Ukraine’s relief and climate and its very high proportion of arable lands make erosion a widespread natural phenomenon. About a third of the arable lands are threatened by water and wind erosion. Poor land management practices, such as crop cultivation on steep slopes, excessive cutting of forests, shrubs and bushes, and overgrazing accelerate erosion. As a side effect, erosion is causing sedimentation in rivers, lakes and water reservoirs. As a result of erosion fertile soil is lost, plant nutrients are removed and there has been soil textural changes, deterioration of soil structure, declining land productive capacity, increased dissected fields, and increased streams and lakes pollution and pile ups on bottomlands, in stream channels, and in lakes and reservoirs. Over 500 million tons of soil is subjected to erosion processes annually leading to decrease of soil fertility. It is argued that with each dollar of added cost created by agricultural producers, one third is lost due to erosion [10]. The soil fertility decrease inevitably leads to increase in production cost. For the last 15 years, the intensity and frequency of droughts has significantly grown in the steppe zones of Ukraine. Droughts are observed to happen once in 3 years causing decrease of arable lands productivity. The climate change and expected extreme phenomena growth are supposed to exacerbate this tendency in the nearest future. Right in the steppe zone, the soil degradation processes are developed much harder than in the other parts of Ukraine. It is important to remember that a half of grain crops in the country are grown on the fertile chernozems in the steppe climate zone. In some south-east areas, the soils are degraded so heavily that additional donations are needed to restore their fertility.

The steppe zone occupies the southern part of Ukraine. It is spread from south-west to north-east up to 1100 km, and from north to south up to 500 km (Figure 1). Its total area is about 25 million hectares that makes up 40% of the whole territory of the country. The biggest steppe area is occupied under typical chernozems—10.4 million hectares. They are formed under grassland-fescue-feather vegetation in the northern part of the steppe zone. Because of the climate change, the humus layer thickness is gradually decreasing, and the typical chernozems are subdivided into medium-humic and low-humic chernozems of high (85–100 cm), medium (65–85 cm), and low (45–65 cm) thickness [11]. Agricultural activity promoted water and wind erosion spread. The wind erosion has covered more than 220,000 km2 so far and spread even in those areas where it has never been noticed before. For some time past, the dust storms of 8–17 h duration happened three to five times per year [12, 13]. The wind speed reached up to 20 m/s. It is known that the southern chernozems structure damage can occur when the wind speed is of 5–6 m/s [14]. With an exception of soil erosion phenomena, the UNCCD Country Profile of 2006 consider other exogenous geological processes caused land degradation in Ukraine (Table 1, UNCCD Country Profile, 2006) [3].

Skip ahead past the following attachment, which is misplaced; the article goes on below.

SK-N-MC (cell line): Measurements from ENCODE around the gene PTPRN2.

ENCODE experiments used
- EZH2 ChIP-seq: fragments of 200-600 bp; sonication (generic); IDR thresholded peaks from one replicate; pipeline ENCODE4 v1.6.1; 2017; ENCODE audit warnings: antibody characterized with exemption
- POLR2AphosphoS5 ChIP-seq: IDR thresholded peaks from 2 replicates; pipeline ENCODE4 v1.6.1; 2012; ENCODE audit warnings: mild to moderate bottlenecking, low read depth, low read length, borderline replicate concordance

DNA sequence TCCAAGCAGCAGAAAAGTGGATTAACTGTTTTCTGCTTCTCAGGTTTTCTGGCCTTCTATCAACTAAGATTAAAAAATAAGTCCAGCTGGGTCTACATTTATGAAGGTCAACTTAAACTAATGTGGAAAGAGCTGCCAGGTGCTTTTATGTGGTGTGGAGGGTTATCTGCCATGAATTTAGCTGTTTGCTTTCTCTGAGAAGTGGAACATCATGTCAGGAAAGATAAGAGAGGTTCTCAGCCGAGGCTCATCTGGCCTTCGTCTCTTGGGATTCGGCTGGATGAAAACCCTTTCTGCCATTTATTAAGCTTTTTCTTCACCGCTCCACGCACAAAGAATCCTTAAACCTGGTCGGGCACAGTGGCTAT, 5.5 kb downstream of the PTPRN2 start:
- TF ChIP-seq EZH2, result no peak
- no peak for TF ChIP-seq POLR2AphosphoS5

Land degradationLand area
Million haPercent of total area
Wind erosion13.322.0
Water erosion19.432.1
Combined erosion2.13.4
Soil acidification10.717.7
Soil salinization1.72.8
Soil alkalization2.23.7
Land slides0. 20.3

Table 1.

Land degradation drivers in Ukraine.

4. Dust storms in the southern part of Ukraine

The dust storm plume fixed in the central regions of the European part of the troposphere was observed on the space images dated 24 March, 2007 (Figure 2).

It turned out that that headwaters of this dust storm point out to the south of Ukraine. The wind currents of 30 m/s speed lifted up huge masses of the surface soils. The dust plume trajectory went through the territories of the Slovak Republic, the Czech Republic, and Germany. The solid particles concentration in that plume was between 200 and 1400 μg/m3. The MODIS image analysis proved that the origin of dust plume was in the Kherson oblast, close to the Kakhovsky water reservoir. Huge masses of dust were lifted up in the air from the territory of 20,000 km2 area under arable lands. The wind speed reached up to 25 m/s [15]. This unusually high wind speed together with the preceding of a 2-week drought and lack of vegetation caused that dust storm in March 2007. It has to be noticed that until quite recently, the Sahara desert was considered to be the main source of transboundary transfer of mineral dust to Central Europe. Dust from the Sahara desert is transferred with windblast into the Central Europe several times per year. The solid particles concentration in the dust plume in the south of Germany is made up on the average 280 μg/m3. According to the monitoring data from the “Borna” station in Germany, the concentration of solid particles from the Ukrainian dust reached 640 μg/m3. As it is obvious, this value exceeded the African plume parameters by two times.